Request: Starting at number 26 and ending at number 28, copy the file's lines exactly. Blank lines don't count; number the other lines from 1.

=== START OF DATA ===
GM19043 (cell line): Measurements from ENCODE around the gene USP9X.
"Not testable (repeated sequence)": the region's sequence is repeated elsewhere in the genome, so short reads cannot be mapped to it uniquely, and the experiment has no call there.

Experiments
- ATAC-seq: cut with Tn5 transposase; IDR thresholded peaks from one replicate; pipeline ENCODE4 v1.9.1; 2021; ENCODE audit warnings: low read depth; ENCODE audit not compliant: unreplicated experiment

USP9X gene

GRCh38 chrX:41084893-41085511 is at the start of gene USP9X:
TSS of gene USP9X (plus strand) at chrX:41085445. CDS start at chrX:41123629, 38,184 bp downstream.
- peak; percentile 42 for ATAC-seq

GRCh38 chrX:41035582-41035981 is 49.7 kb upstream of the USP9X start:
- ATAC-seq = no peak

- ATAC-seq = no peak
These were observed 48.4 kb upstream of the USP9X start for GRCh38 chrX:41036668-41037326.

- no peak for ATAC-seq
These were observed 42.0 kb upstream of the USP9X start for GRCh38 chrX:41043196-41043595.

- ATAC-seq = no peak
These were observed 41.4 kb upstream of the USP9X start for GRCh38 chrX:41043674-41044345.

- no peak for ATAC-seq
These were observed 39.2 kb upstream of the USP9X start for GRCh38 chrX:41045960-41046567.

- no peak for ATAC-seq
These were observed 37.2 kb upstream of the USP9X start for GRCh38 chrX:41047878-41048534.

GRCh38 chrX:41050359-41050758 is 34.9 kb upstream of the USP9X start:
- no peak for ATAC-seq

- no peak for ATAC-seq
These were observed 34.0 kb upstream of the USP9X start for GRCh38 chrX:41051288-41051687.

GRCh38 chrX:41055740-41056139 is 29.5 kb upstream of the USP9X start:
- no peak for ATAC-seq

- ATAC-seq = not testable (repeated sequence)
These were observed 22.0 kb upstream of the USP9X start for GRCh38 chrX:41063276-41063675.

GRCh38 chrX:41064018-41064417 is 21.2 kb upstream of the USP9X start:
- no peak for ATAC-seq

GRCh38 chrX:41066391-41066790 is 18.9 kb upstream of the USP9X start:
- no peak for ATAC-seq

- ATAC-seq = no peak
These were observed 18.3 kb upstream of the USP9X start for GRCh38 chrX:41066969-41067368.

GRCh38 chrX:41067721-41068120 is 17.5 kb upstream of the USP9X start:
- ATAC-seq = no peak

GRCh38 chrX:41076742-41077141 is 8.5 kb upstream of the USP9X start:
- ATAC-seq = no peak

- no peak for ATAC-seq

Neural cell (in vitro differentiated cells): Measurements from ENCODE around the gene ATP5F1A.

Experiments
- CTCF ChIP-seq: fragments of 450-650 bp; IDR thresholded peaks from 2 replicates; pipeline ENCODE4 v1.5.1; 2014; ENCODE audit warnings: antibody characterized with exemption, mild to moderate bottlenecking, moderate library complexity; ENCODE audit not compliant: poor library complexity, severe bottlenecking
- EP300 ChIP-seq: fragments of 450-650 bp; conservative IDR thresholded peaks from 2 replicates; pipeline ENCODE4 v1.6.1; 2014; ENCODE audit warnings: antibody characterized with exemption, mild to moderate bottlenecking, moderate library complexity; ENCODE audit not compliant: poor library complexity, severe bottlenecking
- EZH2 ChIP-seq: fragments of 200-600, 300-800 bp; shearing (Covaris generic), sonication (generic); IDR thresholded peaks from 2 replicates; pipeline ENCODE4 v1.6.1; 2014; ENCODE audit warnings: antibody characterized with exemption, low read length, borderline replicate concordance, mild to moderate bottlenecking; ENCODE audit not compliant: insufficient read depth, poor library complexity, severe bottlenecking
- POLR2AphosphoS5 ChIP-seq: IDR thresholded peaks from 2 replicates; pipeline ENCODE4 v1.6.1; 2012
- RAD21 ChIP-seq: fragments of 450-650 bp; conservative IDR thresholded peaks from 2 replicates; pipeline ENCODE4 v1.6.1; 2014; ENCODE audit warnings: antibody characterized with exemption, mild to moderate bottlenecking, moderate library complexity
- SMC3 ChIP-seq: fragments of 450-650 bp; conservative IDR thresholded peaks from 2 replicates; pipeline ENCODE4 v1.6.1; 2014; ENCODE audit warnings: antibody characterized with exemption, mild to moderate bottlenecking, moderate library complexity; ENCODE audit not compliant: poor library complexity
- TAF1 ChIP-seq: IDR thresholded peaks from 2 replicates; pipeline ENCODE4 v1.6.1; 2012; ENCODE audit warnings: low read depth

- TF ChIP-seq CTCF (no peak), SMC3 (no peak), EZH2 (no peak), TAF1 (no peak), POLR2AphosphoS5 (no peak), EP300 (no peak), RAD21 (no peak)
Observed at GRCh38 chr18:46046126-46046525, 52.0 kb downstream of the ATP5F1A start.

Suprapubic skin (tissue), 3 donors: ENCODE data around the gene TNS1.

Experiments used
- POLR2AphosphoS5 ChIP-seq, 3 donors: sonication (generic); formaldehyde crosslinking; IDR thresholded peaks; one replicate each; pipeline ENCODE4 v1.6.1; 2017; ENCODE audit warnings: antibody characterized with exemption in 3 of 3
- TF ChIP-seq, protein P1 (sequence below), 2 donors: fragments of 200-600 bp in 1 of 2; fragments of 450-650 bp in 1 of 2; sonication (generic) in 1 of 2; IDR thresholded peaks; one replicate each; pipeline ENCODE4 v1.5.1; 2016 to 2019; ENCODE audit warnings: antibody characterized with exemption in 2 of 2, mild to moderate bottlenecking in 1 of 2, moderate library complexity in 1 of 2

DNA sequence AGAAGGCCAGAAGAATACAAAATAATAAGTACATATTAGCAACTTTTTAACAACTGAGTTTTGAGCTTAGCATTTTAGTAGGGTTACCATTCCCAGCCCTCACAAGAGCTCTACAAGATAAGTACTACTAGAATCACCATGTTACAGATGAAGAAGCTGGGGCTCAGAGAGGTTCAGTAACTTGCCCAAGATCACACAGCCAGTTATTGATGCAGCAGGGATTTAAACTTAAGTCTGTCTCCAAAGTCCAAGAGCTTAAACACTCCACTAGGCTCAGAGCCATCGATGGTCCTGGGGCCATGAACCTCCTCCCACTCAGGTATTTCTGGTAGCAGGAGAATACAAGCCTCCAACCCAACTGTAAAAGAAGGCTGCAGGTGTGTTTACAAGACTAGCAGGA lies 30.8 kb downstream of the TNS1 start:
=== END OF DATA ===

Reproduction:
- no peak for ATAC-seq

- ATAC-seq = not testable (repeated sequence)
These were observed 22.0 kb upstream of the USP9X start for GRCh38 chrX:41063276-41063675.